The correspondence between A/D units and a user-specified signal can be calculated using the height of a pulse or from a DC signal. Answering No to the pulse/level prompt causes the software to treat the voltage of the specified input channel as a DC level relative to the previously determined baseline (zero) level. To determine the calibration level from a pulse, answer Y, or RETURN (default response). You are then prompted for the pulse triggering threshold (in A/D units; use the default value) You will rarely have to change this threshold but you may specify a smaller threshold value if previous attempts failed to find a pulse, or a larger value if you suspect that noise previously caused false-triggering. After the RETURN the software scans the selected channel looking for a pulse. It stops when one is found or when ten seconds have elapsed. You are finally prompted for the size (LEVEL) of the signal used for calibration in microvolts.
Calibrating a Channel with a Calibration Pulse
We can calibrate an input channel by sampling a pulse of a predetermined voltage level. By sampling before the pulse, we can determine the A/D input value that corresponds to zero volts (Z). By then sampling the pulse at its peak (H), and specifying the voltage level of that pulse in microvolts (L), we can then determine the voltabe level (V) for any input sample (S) with the formula:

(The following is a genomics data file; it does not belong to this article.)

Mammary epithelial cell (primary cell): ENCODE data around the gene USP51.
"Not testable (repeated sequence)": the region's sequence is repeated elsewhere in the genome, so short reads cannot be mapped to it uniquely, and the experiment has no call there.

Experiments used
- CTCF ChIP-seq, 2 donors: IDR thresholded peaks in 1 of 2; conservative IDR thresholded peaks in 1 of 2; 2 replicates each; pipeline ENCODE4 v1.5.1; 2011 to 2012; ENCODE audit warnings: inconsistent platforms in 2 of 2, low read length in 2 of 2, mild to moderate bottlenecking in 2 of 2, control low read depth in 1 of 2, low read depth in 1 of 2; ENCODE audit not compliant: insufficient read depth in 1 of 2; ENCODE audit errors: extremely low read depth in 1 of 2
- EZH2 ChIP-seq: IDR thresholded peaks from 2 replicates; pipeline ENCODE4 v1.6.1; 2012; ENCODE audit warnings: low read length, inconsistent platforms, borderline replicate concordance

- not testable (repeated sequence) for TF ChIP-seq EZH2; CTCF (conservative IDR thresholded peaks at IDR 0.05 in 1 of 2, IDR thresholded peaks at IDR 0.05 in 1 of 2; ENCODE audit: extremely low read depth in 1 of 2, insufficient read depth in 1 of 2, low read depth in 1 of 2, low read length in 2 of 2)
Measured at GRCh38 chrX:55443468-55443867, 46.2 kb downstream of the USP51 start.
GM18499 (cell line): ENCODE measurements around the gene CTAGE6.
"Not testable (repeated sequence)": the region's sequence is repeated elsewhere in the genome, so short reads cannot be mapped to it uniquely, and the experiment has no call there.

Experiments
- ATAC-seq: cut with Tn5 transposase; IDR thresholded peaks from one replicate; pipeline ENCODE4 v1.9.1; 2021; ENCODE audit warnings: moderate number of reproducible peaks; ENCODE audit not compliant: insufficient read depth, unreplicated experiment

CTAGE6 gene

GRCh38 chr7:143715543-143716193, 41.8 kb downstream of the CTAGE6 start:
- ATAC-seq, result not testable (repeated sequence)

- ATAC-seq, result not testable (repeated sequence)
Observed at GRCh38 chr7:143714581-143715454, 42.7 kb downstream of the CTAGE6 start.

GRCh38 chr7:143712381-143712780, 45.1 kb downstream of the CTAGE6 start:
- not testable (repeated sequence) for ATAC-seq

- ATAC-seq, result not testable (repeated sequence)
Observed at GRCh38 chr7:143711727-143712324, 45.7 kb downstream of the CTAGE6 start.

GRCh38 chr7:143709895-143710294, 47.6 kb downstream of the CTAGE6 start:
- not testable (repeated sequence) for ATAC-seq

V = (S-Z) x L / H / 1,000,000
This is a screen shot of calibrate, showing a sample calibration file (e.g. default.cal):
In the sample file, channels 0-11 have a Zero value of 0 and a height of 2048 A/D units. This probably means that they were not calibrated and were left at their default values. Default values for 12-bit A/D boards are zero (middle of the A/D range which is ±5 V) and the height is positive full scale (2048 A/D units). For a 16-bit A/D board, the positive full scale height is 32767 units. The names are for user convenience and entered using the Name option.